Now you might be wondering: where are the results from their competitor? Well thankfully, their set of sales will take place at the end of May … giving that market a chance to recover from all the material that was just sold.
I do want to add that while I know there are 1.3 billion people in China, at some point the amount of product being placed on the market will outstrip the number of buyers … so please do not forget our recent history lesson: too much product will over saturate the market and then comes the correction … and that is never pretty!
The 19th Century
April has always been 19th century month in NYC and now that Christie’s merged its departments we only have one major saleroom offering a strictly 19th century painting sale … which may be better for the market since it will keep the number of works being offered at public sale in check.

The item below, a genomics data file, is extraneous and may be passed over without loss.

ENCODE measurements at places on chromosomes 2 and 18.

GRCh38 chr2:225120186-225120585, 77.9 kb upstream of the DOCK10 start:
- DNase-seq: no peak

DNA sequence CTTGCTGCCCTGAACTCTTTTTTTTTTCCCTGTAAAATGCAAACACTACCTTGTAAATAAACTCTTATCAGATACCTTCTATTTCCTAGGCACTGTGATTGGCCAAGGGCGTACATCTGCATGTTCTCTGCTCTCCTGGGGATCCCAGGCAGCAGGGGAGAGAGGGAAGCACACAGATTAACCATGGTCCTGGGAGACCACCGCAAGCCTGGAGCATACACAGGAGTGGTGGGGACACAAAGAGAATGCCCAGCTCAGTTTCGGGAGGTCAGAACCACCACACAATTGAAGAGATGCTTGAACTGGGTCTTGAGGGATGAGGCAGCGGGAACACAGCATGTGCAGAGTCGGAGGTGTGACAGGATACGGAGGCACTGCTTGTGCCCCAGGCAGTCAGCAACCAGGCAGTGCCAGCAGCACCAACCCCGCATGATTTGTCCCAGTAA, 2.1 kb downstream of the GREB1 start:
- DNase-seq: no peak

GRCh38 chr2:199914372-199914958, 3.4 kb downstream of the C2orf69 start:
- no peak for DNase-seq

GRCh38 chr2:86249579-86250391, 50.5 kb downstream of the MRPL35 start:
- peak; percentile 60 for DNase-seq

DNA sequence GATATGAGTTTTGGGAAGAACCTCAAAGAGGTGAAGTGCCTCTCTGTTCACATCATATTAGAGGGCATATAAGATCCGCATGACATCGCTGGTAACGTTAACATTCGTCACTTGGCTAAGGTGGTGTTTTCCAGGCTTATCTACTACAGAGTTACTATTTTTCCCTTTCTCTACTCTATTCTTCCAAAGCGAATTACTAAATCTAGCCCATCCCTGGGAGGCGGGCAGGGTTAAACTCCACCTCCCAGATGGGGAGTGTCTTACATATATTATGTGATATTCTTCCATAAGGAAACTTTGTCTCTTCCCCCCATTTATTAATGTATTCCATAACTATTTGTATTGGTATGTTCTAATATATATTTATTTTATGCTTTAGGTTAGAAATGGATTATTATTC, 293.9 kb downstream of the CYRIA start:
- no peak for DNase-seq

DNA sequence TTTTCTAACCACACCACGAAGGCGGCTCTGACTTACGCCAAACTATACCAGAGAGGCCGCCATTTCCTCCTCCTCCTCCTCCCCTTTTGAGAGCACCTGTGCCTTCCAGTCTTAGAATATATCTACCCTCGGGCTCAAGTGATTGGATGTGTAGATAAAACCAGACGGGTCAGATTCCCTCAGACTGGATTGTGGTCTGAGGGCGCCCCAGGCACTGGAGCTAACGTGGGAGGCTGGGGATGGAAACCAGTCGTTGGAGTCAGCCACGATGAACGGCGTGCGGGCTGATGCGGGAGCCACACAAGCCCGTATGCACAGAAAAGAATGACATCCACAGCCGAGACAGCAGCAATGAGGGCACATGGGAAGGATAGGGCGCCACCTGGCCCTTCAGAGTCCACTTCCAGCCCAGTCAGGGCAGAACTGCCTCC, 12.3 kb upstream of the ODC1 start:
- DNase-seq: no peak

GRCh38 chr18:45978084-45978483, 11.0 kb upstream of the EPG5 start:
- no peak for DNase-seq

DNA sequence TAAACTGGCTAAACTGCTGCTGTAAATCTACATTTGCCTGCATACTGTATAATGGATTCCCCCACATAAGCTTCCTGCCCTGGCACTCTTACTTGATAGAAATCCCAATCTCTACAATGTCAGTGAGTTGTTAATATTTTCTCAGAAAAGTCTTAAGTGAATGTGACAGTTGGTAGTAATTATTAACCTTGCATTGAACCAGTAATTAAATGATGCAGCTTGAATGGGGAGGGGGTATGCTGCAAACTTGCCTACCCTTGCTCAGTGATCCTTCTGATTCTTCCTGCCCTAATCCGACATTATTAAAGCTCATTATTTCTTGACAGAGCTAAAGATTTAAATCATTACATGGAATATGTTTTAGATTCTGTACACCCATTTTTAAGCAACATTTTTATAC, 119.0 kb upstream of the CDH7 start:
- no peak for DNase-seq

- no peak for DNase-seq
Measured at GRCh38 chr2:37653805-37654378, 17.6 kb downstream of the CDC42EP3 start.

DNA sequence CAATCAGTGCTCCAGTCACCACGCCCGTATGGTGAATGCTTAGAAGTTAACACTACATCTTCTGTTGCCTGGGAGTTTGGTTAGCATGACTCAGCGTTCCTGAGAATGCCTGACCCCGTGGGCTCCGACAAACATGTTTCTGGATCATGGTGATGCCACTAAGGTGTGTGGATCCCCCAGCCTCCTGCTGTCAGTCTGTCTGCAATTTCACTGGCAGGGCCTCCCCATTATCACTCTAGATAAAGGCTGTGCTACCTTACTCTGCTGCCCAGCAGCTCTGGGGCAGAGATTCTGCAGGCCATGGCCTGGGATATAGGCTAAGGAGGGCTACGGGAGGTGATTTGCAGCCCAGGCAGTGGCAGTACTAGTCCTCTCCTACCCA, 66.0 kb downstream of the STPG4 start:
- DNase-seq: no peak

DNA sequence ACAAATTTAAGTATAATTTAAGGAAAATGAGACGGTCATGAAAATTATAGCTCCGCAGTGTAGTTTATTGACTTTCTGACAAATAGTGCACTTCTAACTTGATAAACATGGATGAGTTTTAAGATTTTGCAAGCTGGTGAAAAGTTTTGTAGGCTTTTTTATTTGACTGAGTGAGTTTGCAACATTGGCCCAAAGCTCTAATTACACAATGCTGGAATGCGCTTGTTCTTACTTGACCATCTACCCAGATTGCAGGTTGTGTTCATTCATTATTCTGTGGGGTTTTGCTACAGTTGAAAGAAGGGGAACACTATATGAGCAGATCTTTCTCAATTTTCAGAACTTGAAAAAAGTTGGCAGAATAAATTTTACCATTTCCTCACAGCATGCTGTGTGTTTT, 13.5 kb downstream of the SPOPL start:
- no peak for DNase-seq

Before I get started with the Sotheby’s sale I will discuss the Bonham’s sale of Old Master and19th century paintings. In the past these sales took place in California; but since Christie’s abandoned the independent 19th century market, Bonham’s is trying to fill the void – the key word here is ‘trying’. The majority of the paintings offered fell into the middle and lower ranges; 180 of the works were estimated in the $2K- $10K range and 87 in the $10K - $30K range … so of the 294 lots offered, 267 (91%) were mid to lower range works. In addition, the only painting carrying an estimate in excess of $100,000 was a very grey Boudin ($100K - $150K) … makes it hard to compete with Sotheby’s whose top lot, a Bouguereau, carried a $1.8M - $2.2M estimate. However, it was nice to see that the general offerings in this sale were a definite improvement over their last sale.